Diego Simeone does not read Van Basten. And if he hears him, he doesn’t listen to him. The Dutch center forward stylist confessed a few days ago in EL PAÍS that football has become a sport owned by the coaches. “Now, we are basically talking about coaches. That’s not good. They have become too important. Players need to assume more responsibilities, because they are the ones who have the most power to influence. Today if a team plays well or badly, we attribute it to the coach. And I really don’t know what the coach’s influence is. Liverpool is Klopp, Madrid is Zidane, City is Guardiola… ”.
Van Basten omitted the paternity of Atlético, one of the most author teams on the football planet. Cholo’s interventionism borders on totalitarianism and in the recent tie against Chelsea it has been elevated to the maximum expression. On the way out and on the way back. In Bucharest, with a defense of six in a line in which Correa and Lemar were the full-backs; Llorente (the team’s second top scorer) and Hermoso the outside centrals, and Savic and Felipe, the interior centrals.
This Wednesday at Stamford Bridge, the coach’s interference with the changes, especially in the second half, became distressing for his own players. Substitutions and exchanges of tactical drawings every seven minutes. At 68 minutes, with more than 20 to go, he had already used up all three trade windows, plus the halftime wild card.
In the intermission was when the Argentine coach rectified his decision at the beginning of the game to play with a defense of four defenders in line (4-4-2). With the entry of Hermoso by Lodi, the team was placed with three centrals, a line of six midfielders (Trippier-Llorente-Koke-Saúl-Joao Félix-Carrasco) and an offensive reference, Luis Suárez (3-6-1). At exactly seven minutes (53 ′) Dembélé entered for Carrasco. New positional readjustment that did not settle or decipher. There was no time. It was sensed that the Frenchman was positioned on the right and Saúl on the left. The photo lasted five minutes. At 58, Correa entered for Luis Suárez. It was like undoing the previous change. The Argentine threw himself into the right-handed lane and Dembélé occupied the Uruguayan zone.
The question was from the first month of the coaching course. Why hasn’t Simeone substituted, and in the same window, Dembélé for Suárez, forward for forward, and Correa for Carrasco, midfielder for midfielder, without going through the intermediate stage that was only valid for five minutes? The team then went on to get into a 4-4-2, as at the beginning of the match.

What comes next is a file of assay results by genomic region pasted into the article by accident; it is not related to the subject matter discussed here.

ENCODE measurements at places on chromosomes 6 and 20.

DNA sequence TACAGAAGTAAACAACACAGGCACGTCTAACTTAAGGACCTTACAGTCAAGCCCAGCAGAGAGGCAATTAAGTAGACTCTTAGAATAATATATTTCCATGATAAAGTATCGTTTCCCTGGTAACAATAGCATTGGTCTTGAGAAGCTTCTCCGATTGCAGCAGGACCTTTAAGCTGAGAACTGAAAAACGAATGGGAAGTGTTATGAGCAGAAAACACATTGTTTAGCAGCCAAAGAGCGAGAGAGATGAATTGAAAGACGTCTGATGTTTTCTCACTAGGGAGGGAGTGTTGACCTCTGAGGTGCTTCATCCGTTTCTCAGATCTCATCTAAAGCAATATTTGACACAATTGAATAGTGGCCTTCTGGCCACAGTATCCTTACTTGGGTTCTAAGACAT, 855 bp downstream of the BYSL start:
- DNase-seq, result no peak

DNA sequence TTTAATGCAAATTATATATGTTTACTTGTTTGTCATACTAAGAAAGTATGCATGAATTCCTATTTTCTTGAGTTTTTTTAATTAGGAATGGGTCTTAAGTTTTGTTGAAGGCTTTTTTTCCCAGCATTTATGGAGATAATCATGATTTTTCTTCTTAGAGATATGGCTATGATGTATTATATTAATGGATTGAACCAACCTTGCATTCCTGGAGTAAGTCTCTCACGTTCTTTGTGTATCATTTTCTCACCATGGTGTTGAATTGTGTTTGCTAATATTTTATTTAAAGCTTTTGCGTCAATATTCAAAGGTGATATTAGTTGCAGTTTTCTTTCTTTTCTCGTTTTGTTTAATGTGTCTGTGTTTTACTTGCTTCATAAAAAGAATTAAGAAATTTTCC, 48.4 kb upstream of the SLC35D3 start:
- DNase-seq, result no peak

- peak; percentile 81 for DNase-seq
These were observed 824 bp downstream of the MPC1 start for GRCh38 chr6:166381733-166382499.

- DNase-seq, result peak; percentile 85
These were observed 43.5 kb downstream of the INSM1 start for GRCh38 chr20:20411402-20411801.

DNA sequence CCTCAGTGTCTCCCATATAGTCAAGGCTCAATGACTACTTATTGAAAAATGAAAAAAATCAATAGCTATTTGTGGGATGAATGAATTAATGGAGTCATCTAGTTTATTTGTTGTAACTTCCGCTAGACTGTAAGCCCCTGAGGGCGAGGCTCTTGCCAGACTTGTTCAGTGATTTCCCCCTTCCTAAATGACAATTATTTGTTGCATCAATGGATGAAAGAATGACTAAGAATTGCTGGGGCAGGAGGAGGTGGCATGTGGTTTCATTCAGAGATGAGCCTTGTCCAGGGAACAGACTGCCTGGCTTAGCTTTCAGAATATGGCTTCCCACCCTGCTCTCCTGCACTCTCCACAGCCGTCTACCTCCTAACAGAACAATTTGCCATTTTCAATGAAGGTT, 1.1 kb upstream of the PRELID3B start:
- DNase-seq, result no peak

Ten minutes later (68 ′), penultimate zafarrancho: Lemar, an inside, by Trippier, a right back. New reorganization (3-5-2). The occupation of the spaces became even more sophisticated. Three centrals (Savic-Giménez-Hermoso); two high backs (Llorente and Saúl), three midfielders (Correa-Koke-Lemar) and two staggered forwards (Joao Félix and Dembélé). There was still one last piece movement before the end. This bound by the expulsion of Savic. Koke was placed as a right central and Lemar was placed as a theoretical midfielder.
All these tactical situations that occurred throughout the game are purely descriptive. Without going into the evaluation of the decisions. If it was convenient to withdraw Luis Suárez when the team had to score two goals, no matter how much the Uruguayan was in the process of becoming the first player in the history of the Champions League to link 25 away games without scoring and in that match he would have lost seven balls, had a 67 percent success in the pass and would not have finished on goal.
Or if so much change of position in such a continuous way does not end up unhinging the players, however versatile they may be and they no longer know exactly what their position is at all times. Saúl and Llorente were the most affected in the dance of the London night.
Eddie is an Australian news reporter with over 9 years in the industry and has published on Forbes and tech crunch.